Analysis of Task Assignment with Cycle Stealing under Central Queue

We consider the problem of task assignment in a distributed server system, where short jobs are separated from long jobs, but short jobs may be run in the long job partition if it is idle (cycle stealing). Jobs are assumed to be non-preemptible, where short and long jobs have generally distributed service requirements, and arrivals are Poisson. We consider two variants of this problem: a central queue model and an immediate dispatch model. This paper presents the first analysis of cycle stealing under the central-queue model. (Cycle stealing under the immediate dispatch model is analyzed in [9]). The analysis uses a technique which we refer to as busy period transitions. Results show that cycle stealing can reduce mean response time for short jobs by orders of magnitude, while long jobs are only slightly penalized. Furthermore using a central queue yields significant performance improvement over immediate dispatch, both from the perspective of the benefit to short jobs and the penalty to long jobs.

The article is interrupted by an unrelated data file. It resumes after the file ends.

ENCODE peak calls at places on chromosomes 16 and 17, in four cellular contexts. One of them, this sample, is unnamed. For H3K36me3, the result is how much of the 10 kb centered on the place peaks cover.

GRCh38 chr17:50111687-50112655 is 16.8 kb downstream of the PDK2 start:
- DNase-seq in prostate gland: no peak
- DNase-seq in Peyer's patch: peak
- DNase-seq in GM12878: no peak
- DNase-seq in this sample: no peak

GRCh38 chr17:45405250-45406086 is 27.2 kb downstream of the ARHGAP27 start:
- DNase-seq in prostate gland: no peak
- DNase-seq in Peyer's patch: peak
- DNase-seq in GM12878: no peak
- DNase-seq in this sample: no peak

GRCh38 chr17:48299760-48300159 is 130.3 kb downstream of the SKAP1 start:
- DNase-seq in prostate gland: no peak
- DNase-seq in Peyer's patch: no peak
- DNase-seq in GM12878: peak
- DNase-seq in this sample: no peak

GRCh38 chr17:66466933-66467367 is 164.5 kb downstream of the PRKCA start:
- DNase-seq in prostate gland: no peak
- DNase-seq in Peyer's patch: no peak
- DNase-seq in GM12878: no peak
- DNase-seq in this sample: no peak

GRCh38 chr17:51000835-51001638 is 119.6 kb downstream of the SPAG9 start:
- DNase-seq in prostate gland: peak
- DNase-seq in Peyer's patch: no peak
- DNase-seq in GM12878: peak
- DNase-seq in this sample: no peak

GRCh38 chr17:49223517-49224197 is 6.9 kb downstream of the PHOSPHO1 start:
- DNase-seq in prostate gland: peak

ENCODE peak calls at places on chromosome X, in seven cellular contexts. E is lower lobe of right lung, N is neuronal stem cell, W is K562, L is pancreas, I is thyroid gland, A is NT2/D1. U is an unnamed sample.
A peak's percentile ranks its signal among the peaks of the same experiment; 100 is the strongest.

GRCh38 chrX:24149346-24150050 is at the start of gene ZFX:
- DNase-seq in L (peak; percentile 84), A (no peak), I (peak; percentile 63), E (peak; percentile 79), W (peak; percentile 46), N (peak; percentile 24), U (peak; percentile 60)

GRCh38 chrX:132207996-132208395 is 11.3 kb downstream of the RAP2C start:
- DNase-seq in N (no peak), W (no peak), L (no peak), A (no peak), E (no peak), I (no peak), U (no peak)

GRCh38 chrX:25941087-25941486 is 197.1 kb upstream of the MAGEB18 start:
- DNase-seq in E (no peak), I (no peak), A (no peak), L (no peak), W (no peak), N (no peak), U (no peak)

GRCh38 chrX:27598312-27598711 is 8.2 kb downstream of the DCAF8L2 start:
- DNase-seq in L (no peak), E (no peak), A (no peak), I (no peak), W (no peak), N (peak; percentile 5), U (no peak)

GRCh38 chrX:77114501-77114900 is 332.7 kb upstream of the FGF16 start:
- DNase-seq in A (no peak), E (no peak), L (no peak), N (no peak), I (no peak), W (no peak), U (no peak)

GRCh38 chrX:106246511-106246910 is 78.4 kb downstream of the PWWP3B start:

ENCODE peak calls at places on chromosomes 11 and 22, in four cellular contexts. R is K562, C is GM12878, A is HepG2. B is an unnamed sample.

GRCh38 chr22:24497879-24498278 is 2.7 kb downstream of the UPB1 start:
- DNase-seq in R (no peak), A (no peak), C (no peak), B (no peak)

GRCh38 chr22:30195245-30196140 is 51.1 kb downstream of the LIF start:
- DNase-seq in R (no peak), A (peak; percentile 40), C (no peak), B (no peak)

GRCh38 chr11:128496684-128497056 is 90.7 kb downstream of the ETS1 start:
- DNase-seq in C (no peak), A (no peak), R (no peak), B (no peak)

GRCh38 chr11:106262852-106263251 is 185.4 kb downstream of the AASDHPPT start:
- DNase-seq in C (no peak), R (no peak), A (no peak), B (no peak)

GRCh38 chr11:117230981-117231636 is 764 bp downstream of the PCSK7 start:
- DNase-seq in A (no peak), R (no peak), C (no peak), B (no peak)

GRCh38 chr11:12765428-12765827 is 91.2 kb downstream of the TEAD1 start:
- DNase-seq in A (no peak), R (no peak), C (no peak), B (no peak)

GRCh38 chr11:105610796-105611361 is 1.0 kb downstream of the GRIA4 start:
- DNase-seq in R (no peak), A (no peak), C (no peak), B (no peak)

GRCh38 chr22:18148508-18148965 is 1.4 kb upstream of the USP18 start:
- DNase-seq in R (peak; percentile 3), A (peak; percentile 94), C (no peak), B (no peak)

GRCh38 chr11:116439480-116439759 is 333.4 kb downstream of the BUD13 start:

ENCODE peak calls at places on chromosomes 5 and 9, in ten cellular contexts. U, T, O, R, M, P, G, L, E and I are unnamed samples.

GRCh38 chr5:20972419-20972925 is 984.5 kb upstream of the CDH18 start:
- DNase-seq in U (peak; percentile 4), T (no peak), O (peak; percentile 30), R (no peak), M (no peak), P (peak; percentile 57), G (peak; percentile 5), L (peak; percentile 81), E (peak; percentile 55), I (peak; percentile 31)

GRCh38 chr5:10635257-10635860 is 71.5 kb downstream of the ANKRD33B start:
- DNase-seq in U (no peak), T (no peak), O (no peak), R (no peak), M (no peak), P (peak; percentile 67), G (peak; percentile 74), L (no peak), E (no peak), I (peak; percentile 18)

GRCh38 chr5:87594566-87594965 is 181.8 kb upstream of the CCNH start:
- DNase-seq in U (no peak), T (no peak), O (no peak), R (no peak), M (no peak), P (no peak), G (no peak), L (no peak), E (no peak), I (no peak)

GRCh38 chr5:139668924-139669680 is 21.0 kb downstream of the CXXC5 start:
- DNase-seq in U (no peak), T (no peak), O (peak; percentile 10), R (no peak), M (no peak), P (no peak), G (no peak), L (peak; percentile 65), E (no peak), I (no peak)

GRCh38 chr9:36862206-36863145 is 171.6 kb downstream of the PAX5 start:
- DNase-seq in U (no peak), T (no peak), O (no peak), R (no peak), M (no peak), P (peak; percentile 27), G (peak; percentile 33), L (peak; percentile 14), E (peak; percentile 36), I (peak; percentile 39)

By: Mor Harchol-Balter, Cuihong Li, Takayuki Osogami, Alan Scheller-Wolf, Mark S. Squillante

Published in: RC23098 in 2004


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